The year: 2010.
Haredi rabbis demand separate buses to ensure the separation of the sexes. Beyond that, they are now insisting on separate times for men and women whenever they go shopping at the local supermarket. Once again the politicians look the other way rather than deal with the real problem– the ubiquitous threat of religious coercion.
Any gentile or liberal Jew reading this news might smirk: Are they afraid shopping along the aisles or sitting in a bus might lead to mixed dancing? (If you haven’t seen Kevin Bacon’s cult classic, “Footloose,” I recommend you rent this film at the local video-store. Maybe we need a Haredi version of the movie, starring Kevin Kosher!) Bifurcation of the sexes continues to morph into new and even stranger directions. The story is far from over for the Haredi rabbi’s newest “Halachic” innovation is: separate sidewalks! A few weeks ago or so, some Haredi used megaphones urging that men and women should walk on opposite sides of the road during a busy weekend.
Now that’s taking segregation to the streets!
One wonders: Are burkhas next?!
Anyone who has studied ancient Jewish history probably knows that Haredi piety seems a little bit like déjà vu. As intimated in the last paragraph, the displays of piety we are witnessing today also occurred over 2000 years ago in ancient Judea.
Here are the rabbinic texts that substantiate this observation:
Our Rabbis taught: There are seven types of Pharisees: a fool saint, a subtle knave, a woman Pharisee, and the plagues of Pharisees ruin the world (BT Sotah 20a).
Who is a man of piety that is a fool? He, for example, who if a woman is drowning, says, “It is unseemly for me to look at her, and therefore, I cannot rescue her.’ Who is the crafty scoundrel? R. Yochanan says, “He is the man who explains his case to the judge before his opponent arrives.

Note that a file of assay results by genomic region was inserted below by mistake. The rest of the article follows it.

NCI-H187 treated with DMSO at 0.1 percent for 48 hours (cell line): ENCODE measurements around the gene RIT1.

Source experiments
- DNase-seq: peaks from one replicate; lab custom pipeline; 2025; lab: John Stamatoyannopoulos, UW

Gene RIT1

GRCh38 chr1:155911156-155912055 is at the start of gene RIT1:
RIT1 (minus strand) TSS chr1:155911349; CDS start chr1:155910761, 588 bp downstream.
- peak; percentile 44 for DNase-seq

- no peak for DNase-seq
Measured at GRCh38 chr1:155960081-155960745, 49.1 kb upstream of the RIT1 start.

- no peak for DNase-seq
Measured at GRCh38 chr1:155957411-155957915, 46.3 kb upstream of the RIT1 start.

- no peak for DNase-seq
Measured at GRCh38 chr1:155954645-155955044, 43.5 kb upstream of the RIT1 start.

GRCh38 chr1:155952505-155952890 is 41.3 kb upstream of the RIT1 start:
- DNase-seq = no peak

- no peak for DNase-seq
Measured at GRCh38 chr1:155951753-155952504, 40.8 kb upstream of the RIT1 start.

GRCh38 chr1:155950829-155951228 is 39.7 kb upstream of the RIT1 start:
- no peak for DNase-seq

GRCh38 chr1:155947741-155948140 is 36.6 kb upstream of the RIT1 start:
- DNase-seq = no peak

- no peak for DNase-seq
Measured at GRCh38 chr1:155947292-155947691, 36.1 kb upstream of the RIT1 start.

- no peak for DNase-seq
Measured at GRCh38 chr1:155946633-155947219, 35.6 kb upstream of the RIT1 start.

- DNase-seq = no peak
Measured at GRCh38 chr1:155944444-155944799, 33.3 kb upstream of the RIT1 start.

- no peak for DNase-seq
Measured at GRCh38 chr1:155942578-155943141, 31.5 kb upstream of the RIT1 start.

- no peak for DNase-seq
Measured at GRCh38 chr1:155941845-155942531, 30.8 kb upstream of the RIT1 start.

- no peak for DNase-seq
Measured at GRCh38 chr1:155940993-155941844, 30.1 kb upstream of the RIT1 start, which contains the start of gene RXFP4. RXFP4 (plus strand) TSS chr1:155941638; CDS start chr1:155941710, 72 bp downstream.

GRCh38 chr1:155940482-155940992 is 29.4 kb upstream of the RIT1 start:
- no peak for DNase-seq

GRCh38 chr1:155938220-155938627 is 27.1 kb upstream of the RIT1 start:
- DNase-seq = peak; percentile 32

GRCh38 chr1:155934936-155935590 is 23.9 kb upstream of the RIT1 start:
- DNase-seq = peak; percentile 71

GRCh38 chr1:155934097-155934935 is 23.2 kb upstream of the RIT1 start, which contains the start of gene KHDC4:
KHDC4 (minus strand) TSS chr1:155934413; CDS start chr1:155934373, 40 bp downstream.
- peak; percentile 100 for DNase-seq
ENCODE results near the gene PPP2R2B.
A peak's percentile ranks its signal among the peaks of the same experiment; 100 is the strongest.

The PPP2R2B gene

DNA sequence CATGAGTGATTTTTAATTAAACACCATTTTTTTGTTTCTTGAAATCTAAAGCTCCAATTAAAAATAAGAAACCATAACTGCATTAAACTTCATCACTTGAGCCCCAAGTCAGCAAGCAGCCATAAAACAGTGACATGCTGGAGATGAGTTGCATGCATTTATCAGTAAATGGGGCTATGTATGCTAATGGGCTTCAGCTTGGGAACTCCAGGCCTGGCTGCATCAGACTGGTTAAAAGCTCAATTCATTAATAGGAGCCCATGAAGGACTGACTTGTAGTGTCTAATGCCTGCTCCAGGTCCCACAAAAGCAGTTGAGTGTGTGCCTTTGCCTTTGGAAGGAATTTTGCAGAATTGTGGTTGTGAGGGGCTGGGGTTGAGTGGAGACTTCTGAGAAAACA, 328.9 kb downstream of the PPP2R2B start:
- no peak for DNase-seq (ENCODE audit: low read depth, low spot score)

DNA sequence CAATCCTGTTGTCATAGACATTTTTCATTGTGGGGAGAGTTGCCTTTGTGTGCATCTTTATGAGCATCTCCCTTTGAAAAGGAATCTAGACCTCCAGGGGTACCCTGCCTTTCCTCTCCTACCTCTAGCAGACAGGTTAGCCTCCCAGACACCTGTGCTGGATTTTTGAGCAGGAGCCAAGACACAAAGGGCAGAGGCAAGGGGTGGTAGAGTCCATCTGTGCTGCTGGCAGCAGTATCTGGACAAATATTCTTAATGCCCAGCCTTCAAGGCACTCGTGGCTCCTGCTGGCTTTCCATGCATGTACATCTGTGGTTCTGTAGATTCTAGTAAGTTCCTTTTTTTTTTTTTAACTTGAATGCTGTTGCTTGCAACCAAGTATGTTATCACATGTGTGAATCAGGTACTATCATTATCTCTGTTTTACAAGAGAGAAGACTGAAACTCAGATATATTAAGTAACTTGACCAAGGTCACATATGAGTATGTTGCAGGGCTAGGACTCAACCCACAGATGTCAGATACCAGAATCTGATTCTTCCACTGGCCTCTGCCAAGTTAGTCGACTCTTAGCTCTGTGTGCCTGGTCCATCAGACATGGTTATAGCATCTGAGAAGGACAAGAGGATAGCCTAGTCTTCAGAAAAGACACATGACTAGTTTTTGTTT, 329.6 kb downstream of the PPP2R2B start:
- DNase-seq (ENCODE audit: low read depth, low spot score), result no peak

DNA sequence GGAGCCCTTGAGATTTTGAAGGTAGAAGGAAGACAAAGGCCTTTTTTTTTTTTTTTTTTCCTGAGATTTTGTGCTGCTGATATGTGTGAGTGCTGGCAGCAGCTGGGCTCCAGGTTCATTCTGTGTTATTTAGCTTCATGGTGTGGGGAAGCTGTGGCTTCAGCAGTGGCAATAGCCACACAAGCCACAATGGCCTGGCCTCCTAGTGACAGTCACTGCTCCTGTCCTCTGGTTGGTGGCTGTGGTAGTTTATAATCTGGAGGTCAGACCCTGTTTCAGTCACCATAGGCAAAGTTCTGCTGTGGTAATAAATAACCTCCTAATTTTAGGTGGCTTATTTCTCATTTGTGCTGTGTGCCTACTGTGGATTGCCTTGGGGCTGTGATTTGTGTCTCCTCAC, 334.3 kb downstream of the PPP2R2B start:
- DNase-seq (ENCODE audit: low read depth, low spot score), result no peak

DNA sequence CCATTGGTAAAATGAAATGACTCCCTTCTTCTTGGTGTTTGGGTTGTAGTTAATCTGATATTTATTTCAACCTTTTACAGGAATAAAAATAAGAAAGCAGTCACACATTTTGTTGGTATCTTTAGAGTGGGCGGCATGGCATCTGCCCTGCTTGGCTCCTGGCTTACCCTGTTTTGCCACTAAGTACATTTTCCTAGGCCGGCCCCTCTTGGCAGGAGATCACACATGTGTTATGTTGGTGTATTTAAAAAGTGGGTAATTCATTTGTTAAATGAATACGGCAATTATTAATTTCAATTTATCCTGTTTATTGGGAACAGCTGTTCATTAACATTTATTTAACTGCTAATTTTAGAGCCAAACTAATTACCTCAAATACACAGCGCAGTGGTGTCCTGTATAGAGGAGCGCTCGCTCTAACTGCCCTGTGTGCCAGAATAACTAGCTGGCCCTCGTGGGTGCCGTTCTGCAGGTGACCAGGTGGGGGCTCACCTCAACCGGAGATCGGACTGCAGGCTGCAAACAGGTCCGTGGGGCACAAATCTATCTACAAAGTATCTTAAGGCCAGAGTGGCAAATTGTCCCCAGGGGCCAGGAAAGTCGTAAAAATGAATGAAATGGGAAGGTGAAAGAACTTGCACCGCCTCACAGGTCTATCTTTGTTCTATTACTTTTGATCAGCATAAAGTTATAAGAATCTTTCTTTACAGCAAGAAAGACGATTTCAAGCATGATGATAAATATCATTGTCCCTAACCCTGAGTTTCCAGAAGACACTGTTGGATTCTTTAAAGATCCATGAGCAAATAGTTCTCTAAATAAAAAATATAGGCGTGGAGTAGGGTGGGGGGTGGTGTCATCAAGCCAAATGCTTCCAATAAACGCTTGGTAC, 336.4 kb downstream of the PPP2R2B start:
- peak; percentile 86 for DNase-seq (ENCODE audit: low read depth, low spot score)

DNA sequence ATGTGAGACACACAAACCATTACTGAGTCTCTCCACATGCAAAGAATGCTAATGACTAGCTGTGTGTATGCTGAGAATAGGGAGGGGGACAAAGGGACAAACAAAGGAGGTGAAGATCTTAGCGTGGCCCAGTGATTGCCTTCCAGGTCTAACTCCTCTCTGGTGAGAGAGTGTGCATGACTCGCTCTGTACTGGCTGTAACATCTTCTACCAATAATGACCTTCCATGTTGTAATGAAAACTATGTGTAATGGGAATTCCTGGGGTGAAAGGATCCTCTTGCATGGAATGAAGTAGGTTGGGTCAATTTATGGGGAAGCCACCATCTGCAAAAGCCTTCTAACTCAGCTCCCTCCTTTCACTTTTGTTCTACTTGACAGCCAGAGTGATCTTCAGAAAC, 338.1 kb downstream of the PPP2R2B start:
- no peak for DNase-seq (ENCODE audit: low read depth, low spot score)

Who is the pious fool? He who sees a child struggling in the water, and says, ‘When I have taken off my phylacteries, I will go and save him.’ By the time he arrives to rescue him, the child has already expired. Who is the crafty scoundrel? R. Huna says, ‘He is the man who behaves leniently toward himself, while teaching others only the strictest rules” (T.J. Sotah 3:4, f. 19a, line 13.)
Our Rabbis have taught: There are seven types of Pharisees: the ostentatious Pharisee, the Pharisee who knocks his feet together and walks with exaggerated humility. The third type of Pharisee knocks his face against the wall rather than gaze at a woman. Then again, there is the Pharisee who who feigns religious piety while constantly exclaiming, ‘What is my duty that I may perform it?’ There are also Pharisees who act out of love, while others act out of fear, i.e., who serve God because of ulterior motives or conversely—or because they fear retribution. Lastly, there is the Pharisee who wraps himself in his cloak, feigning humility (BT Sotah 22b).
In short, religious piety takes all different kinds of shapes in the world. Whether it’s the Taliban persecuting barbers for shaving men, or imposing the burkha for women–it is a fanatical religion that seeks to totally micromanage the lives of its followers. Israelis also grapple with religious fundamentalism much like their Muslim counterparts. More and more people in Israel are demanding not just freedom of religion, many are now unfortunately clamoring for freedom from religion.
And now you know–the rest of the story.
 He behaves like Shechem, who circumcised himself for an unworthy purpose (Gen. 34) The J. Talmud explains: who carries his religious duties upon his shoulder (shekem), i.e., ostentatiously (Ber. 14b).
 He walks with exaggerated humility. According to the J. Talmud, he says: ‘Spare me a moment that I may perform a commandment.’ For such a Pharisee, it’s all about “looking good and pious.”
 The J. Talmud explains that this is a calculating Pharisee, i.e., he performs a good deed and then a bad deed, setting one off against the other–he behaves a lot like a religious accountant.
 He behaves as if he has fulfilled every religious obligation.
 This reading follows Rava and Abaye who view the Pharisee as interested in pecuniary gain; or fear the consequences of God’s wrath should they sin against His will. In J. Ber., however, they are both taken in reference to God — i.e., love of God and fear of Him.Share